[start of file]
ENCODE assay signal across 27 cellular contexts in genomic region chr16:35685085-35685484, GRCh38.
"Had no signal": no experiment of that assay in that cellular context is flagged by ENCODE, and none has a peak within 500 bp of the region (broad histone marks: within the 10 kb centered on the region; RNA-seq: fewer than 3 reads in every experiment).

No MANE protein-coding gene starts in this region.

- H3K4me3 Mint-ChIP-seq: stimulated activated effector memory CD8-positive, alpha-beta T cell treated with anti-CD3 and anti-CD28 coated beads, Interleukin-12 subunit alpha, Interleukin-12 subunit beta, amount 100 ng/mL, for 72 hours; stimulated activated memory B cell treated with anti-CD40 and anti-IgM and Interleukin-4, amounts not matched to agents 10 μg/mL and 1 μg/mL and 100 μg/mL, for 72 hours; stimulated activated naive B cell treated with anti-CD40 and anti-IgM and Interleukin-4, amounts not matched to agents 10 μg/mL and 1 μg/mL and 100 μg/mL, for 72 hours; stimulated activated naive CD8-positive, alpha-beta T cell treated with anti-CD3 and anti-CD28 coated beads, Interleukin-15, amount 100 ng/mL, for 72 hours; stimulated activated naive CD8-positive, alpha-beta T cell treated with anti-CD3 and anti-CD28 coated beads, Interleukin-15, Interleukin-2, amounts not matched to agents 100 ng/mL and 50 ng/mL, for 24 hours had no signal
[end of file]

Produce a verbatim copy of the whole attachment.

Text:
ENCODE assay signal across 27 cellular contexts in genomic region chr16:35685085-35685484, GRCh38.
"Had no signal": no experiment of that assay in that cellular context is flagged by ENCODE, and none has a peak within 500 bp of the region (broad histone marks: within the 10 kb centered on the region; RNA-seq: fewer than 3 reads in every experiment).

No MANE protein-coding gene starts in this region.

- H3K4me3 Mint-ChIP-seq: stimulated activated effector memory CD8-positive, alpha-beta T cell treated with anti-CD3 and anti-CD28 coated beads, Interleukin-12 subunit alpha, Interleukin-12 subunit beta, amount 100 ng/mL, for 72 hours; stimulated activated memory B cell treated with anti-CD40 and anti-IgM and Interleukin-4, amounts not matched to agents 10 μg/mL and 1 μg/mL and 100 μg/mL, for 72 hours; stimulated activated naive B cell treated with anti-CD40 and anti-IgM and Interleukin-4, amounts not matched to agents 10 μg/mL and 1 μg/mL and 100 μg/mL, for 72 hours; stimulated activated naive CD8-positive, alpha-beta T cell treated with anti-CD3 and anti-CD28 coated beads, Interleukin-15, amount 100 ng/mL, for 72 hours; stimulated activated naive CD8-positive, alpha-beta T cell treated with anti-CD3 and anti-CD28 coated beads, Interleukin-15, Interleukin-2, amounts not matched to agents 100 ng/mL and 50 ng/mL, for 24 hours had no signal